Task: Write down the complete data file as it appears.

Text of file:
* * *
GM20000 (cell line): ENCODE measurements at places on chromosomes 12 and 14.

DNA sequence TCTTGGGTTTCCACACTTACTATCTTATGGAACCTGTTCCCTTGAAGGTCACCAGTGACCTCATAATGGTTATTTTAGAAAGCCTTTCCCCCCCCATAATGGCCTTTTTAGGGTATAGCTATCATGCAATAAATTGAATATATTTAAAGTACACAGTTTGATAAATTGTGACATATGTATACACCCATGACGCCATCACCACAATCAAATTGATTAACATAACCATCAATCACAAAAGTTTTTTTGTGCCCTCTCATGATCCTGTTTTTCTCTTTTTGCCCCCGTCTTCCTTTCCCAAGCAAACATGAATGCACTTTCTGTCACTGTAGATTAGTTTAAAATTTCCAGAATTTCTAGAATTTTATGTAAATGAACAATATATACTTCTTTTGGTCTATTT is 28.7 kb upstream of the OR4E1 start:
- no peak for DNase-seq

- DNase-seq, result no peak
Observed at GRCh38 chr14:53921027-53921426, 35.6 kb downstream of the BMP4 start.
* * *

GM20000 (cell line): ENCODE measurements at places on chromosomes 12 and 14.

DNA sequence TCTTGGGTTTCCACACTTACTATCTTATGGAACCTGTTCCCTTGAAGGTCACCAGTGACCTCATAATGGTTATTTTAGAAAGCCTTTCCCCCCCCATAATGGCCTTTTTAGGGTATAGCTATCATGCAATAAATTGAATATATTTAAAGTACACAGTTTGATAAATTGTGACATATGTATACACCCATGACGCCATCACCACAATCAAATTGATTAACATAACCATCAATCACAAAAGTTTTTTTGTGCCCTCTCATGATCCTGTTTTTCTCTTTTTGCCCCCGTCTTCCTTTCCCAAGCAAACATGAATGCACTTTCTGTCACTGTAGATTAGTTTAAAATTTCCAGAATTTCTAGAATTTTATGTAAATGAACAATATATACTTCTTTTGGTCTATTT is 28.7 kb upstream of the OR4E1 start:
- no peak for DNase-seq

- DNase-seq, result no peak
Observed at GRCh38 chr14:53921027-53921426, 35.6 kb downstream of the BMP4 start.